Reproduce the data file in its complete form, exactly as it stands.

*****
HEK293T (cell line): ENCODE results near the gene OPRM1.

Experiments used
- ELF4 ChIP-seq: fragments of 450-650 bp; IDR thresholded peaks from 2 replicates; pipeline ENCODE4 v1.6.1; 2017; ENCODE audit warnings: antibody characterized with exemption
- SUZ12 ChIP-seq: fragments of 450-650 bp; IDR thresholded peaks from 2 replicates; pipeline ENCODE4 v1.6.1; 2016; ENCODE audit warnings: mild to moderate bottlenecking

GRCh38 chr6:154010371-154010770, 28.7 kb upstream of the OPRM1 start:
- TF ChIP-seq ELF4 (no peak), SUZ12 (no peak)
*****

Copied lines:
HEK293T (cell line): ENCODE results near the gene OPRM1.

Experiments used
- ELF4 ChIP-seq: fragments of 450-650 bp; IDR thresholded peaks from 2 replicates; pipeline ENCODE4 v1.6.1; 2017; ENCODE audit warnings: antibody characterized with exemption
- SUZ12 ChIP-seq: fragments of 450-650 bp; IDR thresholded peaks from 2 replicates; pipeline ENCODE4 v1.6.1; 2016; ENCODE audit warnings: mild to moderate bottlenecking

GRCh38 chr6:154010371-154010770, 28.7 kb upstream of the OPRM1 start:
- TF ChIP-seq ELF4 (no peak), SUZ12 (no peak)